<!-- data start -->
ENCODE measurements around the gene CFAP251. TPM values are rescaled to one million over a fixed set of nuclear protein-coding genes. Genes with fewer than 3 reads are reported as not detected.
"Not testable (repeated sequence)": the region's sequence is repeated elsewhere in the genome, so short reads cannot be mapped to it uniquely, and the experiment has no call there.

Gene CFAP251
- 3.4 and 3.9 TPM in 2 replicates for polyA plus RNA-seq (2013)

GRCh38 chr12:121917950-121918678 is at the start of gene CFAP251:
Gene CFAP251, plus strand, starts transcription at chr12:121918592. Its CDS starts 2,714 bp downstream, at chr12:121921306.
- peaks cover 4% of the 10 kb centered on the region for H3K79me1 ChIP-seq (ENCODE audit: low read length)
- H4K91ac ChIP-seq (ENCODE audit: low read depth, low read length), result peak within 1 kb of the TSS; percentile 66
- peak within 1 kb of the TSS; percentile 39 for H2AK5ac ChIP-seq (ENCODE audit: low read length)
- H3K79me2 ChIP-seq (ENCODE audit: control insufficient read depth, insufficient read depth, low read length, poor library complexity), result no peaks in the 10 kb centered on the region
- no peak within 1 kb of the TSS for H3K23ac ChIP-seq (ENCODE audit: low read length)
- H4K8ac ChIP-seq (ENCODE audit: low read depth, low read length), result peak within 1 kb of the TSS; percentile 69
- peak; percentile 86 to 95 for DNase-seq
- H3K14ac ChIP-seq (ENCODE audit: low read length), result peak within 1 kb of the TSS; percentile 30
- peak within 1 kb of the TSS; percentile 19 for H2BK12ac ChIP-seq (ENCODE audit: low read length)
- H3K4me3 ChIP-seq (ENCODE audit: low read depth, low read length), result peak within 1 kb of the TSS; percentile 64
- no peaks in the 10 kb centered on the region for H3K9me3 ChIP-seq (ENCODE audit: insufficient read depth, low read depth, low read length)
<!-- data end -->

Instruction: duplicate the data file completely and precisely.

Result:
ENCODE measurements around the gene CFAP251. TPM values are rescaled to one million over a fixed set of nuclear protein-coding genes. Genes with fewer than 3 reads are reported as not detected.
"Not testable (repeated sequence)": the region's sequence is repeated elsewhere in the genome, so short reads cannot be mapped to it uniquely, and the experiment has no call there.

Gene CFAP251
- 3.4 and 3.9 TPM in 2 replicates for polyA plus RNA-seq (2013)

GRCh38 chr12:121917950-121918678 is at the start of gene CFAP251:
Gene CFAP251, plus strand, starts transcription at chr12:121918592. Its CDS starts 2,714 bp downstream, at chr12:121921306.
- peaks cover 4% of the 10 kb centered on the region for H3K79me1 ChIP-seq (ENCODE audit: low read length)
- H4K91ac ChIP-seq (ENCODE audit: low read depth, low read length), result peak within 1 kb of the TSS; percentile 66
- peak within 1 kb of the TSS; percentile 39 for H2AK5ac ChIP-seq (ENCODE audit: low read length)
- H3K79me2 ChIP-seq (ENCODE audit: control insufficient read depth, insufficient read depth, low read length, poor library complexity), result no peaks in the 10 kb centered on the region
- no peak within 1 kb of the TSS for H3K23ac ChIP-seq (ENCODE audit: low read length)
- H4K8ac ChIP-seq (ENCODE audit: low read depth, low read length), result peak within 1 kb of the TSS; percentile 69
- peak; percentile 86 to 95 for DNase-seq
- H3K14ac ChIP-seq (ENCODE audit: low read length), result peak within 1 kb of the TSS; percentile 30
- peak within 1 kb of the TSS; percentile 19 for H2BK12ac ChIP-seq (ENCODE audit: low read length)
- H3K4me3 ChIP-seq (ENCODE audit: low read depth, low read length), result peak within 1 kb of the TSS; percentile 64
- no peaks in the 10 kb centered on the region for H3K9me3 ChIP-seq (ENCODE audit: insufficient read depth, low read depth, low read length)